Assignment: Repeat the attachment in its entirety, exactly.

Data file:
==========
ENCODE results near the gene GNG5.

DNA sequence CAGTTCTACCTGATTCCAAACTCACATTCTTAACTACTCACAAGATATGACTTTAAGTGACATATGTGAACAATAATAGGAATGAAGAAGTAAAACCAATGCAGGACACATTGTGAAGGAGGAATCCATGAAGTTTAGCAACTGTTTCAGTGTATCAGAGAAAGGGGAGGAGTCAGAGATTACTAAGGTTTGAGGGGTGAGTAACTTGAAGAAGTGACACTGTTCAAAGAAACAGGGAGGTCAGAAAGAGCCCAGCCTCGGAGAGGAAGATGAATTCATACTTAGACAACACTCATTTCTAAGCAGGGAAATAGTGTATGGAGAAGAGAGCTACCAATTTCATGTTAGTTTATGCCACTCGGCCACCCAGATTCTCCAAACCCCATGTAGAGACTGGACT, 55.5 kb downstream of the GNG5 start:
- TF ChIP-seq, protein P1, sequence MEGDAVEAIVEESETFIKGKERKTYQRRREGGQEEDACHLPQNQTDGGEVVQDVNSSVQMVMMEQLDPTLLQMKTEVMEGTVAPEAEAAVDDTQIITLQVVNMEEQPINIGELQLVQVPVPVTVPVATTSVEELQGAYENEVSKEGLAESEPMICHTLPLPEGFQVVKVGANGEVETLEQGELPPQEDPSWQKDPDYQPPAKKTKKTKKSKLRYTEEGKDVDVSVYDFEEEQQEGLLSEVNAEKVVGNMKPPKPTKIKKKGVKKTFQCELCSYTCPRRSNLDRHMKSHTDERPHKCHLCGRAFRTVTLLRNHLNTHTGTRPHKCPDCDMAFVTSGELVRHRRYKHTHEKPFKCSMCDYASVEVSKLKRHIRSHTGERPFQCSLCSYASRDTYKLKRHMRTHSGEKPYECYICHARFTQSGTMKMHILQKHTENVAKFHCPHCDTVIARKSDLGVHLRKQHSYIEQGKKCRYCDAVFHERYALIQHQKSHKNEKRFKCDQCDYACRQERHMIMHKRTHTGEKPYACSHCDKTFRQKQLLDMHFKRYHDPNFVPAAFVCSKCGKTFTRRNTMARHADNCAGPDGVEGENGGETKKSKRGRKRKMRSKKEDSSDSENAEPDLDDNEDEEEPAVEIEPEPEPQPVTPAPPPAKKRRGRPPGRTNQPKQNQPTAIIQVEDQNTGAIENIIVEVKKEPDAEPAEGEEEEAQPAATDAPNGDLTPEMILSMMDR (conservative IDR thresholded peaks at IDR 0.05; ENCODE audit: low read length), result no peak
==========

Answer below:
ENCODE results near the gene GNG5.

DNA sequence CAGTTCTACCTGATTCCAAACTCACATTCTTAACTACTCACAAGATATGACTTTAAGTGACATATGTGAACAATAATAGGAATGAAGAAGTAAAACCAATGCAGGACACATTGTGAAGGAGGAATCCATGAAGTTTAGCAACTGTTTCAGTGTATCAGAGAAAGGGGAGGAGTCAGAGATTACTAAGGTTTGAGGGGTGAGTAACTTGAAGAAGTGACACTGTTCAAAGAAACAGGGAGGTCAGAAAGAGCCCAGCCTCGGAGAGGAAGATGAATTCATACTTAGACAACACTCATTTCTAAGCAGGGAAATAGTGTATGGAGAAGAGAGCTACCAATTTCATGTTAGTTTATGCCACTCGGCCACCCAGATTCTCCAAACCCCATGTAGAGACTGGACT, 55.5 kb downstream of the GNG5 start:
- TF ChIP-seq, protein P1, sequence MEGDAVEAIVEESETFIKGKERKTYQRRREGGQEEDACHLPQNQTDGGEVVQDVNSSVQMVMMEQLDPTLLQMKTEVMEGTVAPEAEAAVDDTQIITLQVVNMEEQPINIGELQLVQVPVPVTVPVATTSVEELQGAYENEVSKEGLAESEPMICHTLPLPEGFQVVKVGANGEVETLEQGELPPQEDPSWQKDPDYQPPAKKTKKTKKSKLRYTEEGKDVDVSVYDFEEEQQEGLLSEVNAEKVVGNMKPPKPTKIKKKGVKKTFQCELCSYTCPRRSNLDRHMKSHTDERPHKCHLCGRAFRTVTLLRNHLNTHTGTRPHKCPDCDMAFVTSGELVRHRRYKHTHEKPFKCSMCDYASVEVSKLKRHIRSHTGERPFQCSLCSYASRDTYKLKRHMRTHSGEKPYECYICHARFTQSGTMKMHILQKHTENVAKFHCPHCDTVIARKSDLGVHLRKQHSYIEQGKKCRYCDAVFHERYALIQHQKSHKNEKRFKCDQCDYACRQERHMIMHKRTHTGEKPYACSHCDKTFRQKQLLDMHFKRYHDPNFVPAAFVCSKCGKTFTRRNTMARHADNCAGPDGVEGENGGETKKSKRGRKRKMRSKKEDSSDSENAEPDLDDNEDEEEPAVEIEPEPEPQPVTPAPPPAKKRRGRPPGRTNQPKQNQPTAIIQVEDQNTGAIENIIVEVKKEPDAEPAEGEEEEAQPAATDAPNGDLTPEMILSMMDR (conservative IDR thresholded peaks at IDR 0.05; ENCODE audit: low read length), result no peak